Reconciliation in South Carolina
If you are seeking to reconcile and reestablish marital relations with your spouse in South Carolina, it is important to understand that you can affect your ability to obtain a divorce based on marital misconduct (adultery, desertion, habitual drunkenness, physical cruelty) or seeking alimony by forgiving one of the spouses for their previous marital misconduct.
That is, by condoning the past behavior of your significant other, you may waive your rights to a fault-based divorce or alimony based on the marital misconduct.
Additionally, by reconciling with your spouse, you reset the clock for a no fault divorce in South Carolina which requires one year of continuous separation.
It’s imperative to understand the divorce laws vary from state to state. Indeed, while the Powers Law Firm** helps people in both South Carolina and North Carolina, how we approach matters is very much dependent upon what state is the proper venue and/or jurisdiction to file a Complaint for Divorce.
As the Charlotte-Metro, Rock Hill, and York County region has grown, the legal issues involving separation and divorce have become increasingly complicated. It is not unusual for parties in a separation to move back-and-forth across the border, or work in one state and live in another or to have children attend private school across one border or the other.Reconciliation in South Carolina
Reconciliation of spouses is favored in South Carolina. That is a preference under the public policies established under the SC family laws, specifically known as the codes in the Palmetto state.
South Carolina statutory law (S.C. Code Ann. § 20-3-90) prevents a family law judge from entering a final decree of divorce if there is a potential for reconciliation of the spouses.
In fact, a South Carolina family law judge is required to inquire as to whether the spouses have attempted to reconcile in order to prevent a final decree of divorce from being entered.
Additionally, it is important to note that any cohabitation by spouses seeking a no-fault divorce resets the separation period clock. Therefore, prior to cohabitating, spouses may need to consider alternatives such as dating in order to determine if reconciliation is the chosen path.
Also, spouses need to be aware as well of the motivating factors for another spouses attempt to reconcile with them. If the other spouse has been significantly heinous, unreasonable or nasty during the pre-divorce proceedings or had an unfavorable ruling against them early on in the division of assets, it is important for the other spouse to be cognizant of that behavior. Ask yourself: what is the real motivation behind my spouse’s attempts to reconcile with me?What is Condonation?
In South Carolina, condonation requires proof of “forgiveness, express or implied, by one spouse for a breach of marital duty by the other” and reconciliation.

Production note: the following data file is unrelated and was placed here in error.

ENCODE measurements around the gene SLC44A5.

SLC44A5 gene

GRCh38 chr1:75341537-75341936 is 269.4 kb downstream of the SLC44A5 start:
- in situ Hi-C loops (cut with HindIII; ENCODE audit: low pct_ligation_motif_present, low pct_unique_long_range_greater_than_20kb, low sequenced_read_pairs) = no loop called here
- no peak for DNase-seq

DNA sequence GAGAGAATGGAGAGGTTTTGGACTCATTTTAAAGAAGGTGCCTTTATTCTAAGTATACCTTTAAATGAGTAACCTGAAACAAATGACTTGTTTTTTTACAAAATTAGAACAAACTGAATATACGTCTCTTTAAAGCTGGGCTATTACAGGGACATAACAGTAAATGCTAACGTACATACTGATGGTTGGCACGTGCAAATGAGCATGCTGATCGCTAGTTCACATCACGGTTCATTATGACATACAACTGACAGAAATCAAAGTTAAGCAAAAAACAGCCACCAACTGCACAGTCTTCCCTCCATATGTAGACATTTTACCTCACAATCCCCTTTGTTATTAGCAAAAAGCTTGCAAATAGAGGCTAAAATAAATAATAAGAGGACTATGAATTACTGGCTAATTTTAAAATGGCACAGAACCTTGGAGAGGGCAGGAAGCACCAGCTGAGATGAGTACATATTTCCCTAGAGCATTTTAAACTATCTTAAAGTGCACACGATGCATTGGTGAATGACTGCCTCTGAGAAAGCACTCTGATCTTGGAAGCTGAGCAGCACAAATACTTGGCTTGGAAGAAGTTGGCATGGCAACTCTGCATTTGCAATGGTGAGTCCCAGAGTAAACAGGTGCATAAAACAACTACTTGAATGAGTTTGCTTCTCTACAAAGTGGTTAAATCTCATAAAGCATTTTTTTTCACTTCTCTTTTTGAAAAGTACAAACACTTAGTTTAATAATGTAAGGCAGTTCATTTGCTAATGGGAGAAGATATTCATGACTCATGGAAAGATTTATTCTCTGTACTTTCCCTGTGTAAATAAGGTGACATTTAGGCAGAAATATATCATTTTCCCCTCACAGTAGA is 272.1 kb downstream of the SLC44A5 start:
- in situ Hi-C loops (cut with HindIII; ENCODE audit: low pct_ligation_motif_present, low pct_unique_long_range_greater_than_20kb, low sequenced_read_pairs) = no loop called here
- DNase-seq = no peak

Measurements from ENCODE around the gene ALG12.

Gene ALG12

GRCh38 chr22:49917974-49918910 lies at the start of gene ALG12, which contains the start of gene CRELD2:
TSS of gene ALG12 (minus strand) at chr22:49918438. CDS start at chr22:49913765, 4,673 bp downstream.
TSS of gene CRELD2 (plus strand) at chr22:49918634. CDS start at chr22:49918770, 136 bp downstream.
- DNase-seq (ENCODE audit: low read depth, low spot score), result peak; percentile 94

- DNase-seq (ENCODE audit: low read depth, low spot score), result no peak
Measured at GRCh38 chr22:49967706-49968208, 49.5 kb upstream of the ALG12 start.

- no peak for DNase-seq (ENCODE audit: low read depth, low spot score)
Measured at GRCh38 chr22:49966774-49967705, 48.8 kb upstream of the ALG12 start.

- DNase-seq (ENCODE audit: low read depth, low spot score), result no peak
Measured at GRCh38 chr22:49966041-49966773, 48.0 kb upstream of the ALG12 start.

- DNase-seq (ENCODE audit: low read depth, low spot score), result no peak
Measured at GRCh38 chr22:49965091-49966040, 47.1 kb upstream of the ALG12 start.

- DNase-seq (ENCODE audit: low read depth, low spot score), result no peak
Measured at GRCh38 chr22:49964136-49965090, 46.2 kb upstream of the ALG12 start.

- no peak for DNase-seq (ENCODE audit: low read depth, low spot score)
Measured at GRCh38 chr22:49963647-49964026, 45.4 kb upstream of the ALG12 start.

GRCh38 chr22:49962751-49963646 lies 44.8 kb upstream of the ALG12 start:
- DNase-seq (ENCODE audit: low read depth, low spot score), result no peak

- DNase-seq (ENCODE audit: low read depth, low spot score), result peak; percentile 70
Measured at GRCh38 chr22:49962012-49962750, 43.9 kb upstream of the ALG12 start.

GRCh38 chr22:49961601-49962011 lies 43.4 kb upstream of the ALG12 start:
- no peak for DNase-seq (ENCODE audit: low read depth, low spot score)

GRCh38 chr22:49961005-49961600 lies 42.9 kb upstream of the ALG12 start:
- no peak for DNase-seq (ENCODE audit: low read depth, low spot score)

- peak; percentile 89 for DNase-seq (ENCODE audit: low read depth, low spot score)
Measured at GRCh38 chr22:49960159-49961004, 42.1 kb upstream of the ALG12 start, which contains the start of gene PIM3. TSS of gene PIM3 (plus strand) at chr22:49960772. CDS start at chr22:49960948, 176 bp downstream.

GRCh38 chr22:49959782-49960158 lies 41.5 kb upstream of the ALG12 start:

South Carolina courts have conclusively determined that a spouse has forgiven the marital misconduct of another spouse if they cohabitate for a considerable period of time and the spouse has full knowledge of the other spouse’s marital misconduct.
That is, by living together with knowledge of the past misdeed, it is implied that you have forgiven your spouse.
What constitutes a “considerable period of time” in South Carolina is not clearly defined in under the family laws or statutory code. However, courts have found the existence of condonation when there was evidence of five months of continuous, uninterrupted cohabitation even if the relationship was strained during this time period.
The voluntary engagement in sexual relations when the spouses cohabitate is another important factor in determining if a spouse condoned the past marital misconduct of another spouse. Even infrequent sex during cohabitation may be deemed enough for South Carolina courts to find condonation.
Nevertheless, even if cohabitation exists for a 5-month period, South Carolina courts have been hesitant to find condonation if the spouses do not engage in sexual activity or behave in a manner signifying the attempted rekindling of the marital bond.Divorce Lawyers in Rock Hill and York County SC
Clearly the SC family laws regarding reconciliation and condonation get a bit complicated, especially give how fact-specific legal rulings can be. It’s not hard to understand that each case, like each person seeking divorce, is different.
You may be overwhelmed and not quite sure what to do. That’s OK. We’re here to answer your questions and guide you through the process.
It’s OK to ask questions and later decide to do nothing. We won’t be angry or disappointed. We truly want to help you and sometimes that means providing information and advice about options available.
Whether you’re trying to decide whether to separate and maybe divorce, we believe good decisions are more likely if you have all the facts.
You may also want to obtain some neutral third-party advice about reconciliation and if that is in your best interests. The divorce lawyers at our firm can guide you through the process.
For Rock Hill and York County legal inquiries, please call us at: 803-504-6686
For Charlotte family law matters, call: 704-342-4357
**Attorney Chris Beddow helps people with family law matters in both SC and NC. Attorney Bill Powers handles only NC family law cases, primarily in Charlotte. Bill is licensed only in the State of North Carolina. Mr. Beddow is responsible for all legal cases in SC on behalf of the firm and is licensed to practice law in both states.
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